Ten years after the September 11 attacks on the World Trade Center and the Pentagon, deceased victims' families and the injured have been compensated over $7 billion. Of 2,977 victims who lost their lives as a result of the attack, only one survivor's family has refrained from settling its claims with the airline and a security company they say were negligent.
The September 11th Victim Compensation Fund of 2001, created by Congress, distributed $7 billion to survivors and victims' families. There have been 2,983 families of those who died and received an average of just over $2 million tax-free per claim, according to Kenneth Feinberg, former pro bono administrator of the fund.
In addition, 2,300 physically injured 9/11 victims or those who suffered from respiratory problems cleaning up the World Trade Center were each awarded $400,000 tax-free, on average, Feinberg said.
Feinberg started distributing compensation 11 days after the program was established and began cutting checks in April 2002, until the fund expired by statute in June 2004.
Feinberg said 94 families who lost a loved one on September 11 opted not to participate in the fund and decided voluntarily to litigate in Manhattan. And 93 of those 94 settled over the past five years. Only the Bavis family is going to trial.
The Bavis family of Massachusetts will resume their lawsuit in New York City against United Airlines and security company Huntleigh on September 19 in a hearing, with a trial date scheduled for November.
The family first filed the suit in September 2002. Mary Bavis, the named plaintiff, is the mother of Mark Bavis who was aboard United Airlines flight 175 from Boston when it struck the South Tower of the World Trade Center.
Other companies and cities that the Bavis initially sued have been dropped from the suit over time. The New York district court dismissed Massport, for example, which oversees Boston Logan airport, focusing on the checkpoint process, Migliori said.
The families that opted out of the fund and eventually settled may have received on average of under $5 million, using figures from the report of Sheila Birnbaum, the 9/11 mediator. The information, however, is confidential.
For most lawsuits that are not pro-bono, attorneys receive 33 to 50 percent of their client's reward, depending on state laws and client agreements, said Brian Fitzpatrick, professor of Law, Vanderbilt Law School.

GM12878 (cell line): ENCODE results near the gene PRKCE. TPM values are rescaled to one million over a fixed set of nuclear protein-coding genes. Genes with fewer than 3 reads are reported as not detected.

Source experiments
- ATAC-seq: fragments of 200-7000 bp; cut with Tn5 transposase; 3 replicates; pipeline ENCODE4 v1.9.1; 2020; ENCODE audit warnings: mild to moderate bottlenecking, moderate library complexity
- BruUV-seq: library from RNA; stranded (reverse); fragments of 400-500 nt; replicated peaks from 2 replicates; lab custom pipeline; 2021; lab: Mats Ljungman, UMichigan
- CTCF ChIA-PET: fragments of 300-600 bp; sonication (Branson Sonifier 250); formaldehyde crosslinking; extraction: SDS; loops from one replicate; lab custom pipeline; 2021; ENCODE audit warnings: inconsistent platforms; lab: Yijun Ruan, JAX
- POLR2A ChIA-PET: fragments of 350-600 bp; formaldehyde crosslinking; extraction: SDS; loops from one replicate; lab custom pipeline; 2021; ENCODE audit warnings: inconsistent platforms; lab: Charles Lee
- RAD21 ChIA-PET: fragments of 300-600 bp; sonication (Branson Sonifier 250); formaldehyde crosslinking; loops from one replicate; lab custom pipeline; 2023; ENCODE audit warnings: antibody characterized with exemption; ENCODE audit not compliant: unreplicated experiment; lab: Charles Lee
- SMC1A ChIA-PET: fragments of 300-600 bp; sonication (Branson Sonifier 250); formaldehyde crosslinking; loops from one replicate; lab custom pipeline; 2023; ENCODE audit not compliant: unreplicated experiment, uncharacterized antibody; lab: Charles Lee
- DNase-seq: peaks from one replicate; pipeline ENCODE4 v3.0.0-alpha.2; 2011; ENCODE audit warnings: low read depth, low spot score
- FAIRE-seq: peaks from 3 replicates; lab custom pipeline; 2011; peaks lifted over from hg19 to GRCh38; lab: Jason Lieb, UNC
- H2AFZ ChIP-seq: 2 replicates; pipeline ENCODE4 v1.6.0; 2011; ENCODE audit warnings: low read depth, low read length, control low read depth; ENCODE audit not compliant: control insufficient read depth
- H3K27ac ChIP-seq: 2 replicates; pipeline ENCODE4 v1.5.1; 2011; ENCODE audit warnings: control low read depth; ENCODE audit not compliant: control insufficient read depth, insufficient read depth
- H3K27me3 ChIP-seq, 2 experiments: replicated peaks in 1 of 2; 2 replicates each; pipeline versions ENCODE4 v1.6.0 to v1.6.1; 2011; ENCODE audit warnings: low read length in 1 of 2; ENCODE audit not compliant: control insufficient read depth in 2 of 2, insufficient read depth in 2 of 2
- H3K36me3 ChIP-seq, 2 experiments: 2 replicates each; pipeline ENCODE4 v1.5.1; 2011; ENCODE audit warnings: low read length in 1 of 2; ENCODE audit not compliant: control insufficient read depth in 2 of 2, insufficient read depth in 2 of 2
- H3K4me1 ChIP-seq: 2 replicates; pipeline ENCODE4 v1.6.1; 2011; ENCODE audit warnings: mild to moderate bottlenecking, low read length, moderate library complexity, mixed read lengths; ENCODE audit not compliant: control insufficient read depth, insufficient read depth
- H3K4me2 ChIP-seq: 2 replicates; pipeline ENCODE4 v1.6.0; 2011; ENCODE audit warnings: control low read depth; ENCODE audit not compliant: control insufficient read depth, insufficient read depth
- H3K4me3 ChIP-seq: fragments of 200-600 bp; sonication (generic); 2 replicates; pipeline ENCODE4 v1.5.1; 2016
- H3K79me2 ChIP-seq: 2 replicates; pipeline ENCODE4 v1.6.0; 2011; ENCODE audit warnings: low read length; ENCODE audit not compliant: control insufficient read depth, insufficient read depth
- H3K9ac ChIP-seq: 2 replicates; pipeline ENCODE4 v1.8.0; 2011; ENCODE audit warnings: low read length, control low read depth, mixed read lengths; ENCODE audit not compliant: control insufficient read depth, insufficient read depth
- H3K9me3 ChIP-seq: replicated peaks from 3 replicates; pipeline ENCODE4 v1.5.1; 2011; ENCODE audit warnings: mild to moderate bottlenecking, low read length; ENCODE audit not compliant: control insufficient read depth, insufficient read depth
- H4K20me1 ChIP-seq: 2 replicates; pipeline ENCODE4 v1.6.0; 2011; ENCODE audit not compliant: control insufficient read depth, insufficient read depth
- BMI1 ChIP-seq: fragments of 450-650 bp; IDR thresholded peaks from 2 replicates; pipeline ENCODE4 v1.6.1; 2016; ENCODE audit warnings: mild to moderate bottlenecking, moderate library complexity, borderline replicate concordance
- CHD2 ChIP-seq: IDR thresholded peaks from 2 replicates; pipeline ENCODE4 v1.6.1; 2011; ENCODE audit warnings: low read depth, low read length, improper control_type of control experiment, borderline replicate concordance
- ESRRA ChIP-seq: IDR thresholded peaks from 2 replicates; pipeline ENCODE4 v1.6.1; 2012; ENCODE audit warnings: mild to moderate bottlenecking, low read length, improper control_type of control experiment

The Bavis family has said it is not interested in money but wants justice.
"From the very beginning my family has wanted accountability and an airing of the facts to explain why this happened so easily and we have yet to get there," Mike Bavis, the victim's brother, told ABC News.
Don Migliori, an attorney representing the Bavis family, represented 56 of the families who opted not to participate in the fund. He said he represented his clients pro bono because the fund paid out a fraction of value of the claims. Migliori said the family is looking for information and just compensation.
"That doesn't mean just a lot of money. What they're looking for is compensation that reflects not only the loss but a statement of accountability for defendants," Migliori said. "[The Bavis family] have been able to ask specific questions and answers for the security failure at the four airports involved. They want some kind of accountability statement to acknowledge their failures."
United Airlines said in a statement that "this was a tragic event and we are actively working to resolve this case."
United Airlines and Huntleigh USA may assume the burden of proof, according to U.S. District Judge Alvin Hellerstein in a court memo on Sept. 7.
Huntleigh, which Migliori said United Airlines hired for the security checkpoints, did not return a request for comment.
"Very little has been revealed as to what the airlines knew when they knew it and what steps they did take and what steps they could have taken to prevent this," Mike Bavis said. "So we would like those questioned answered publicly."
The Bavis family has been active in remembering Mark, who was a scout for the National Hockey League's Los Angeles Kings, including creating the Mark Bavis Leadership Foundation in his honor.
"I know the answers to those questions but most of the people in the U.S. don't," Mike Bavis said. "We think it's important. This is not a vendetta against the airlines. If the airlines had come clean as to what had happened this would have ended a long time ago for my family."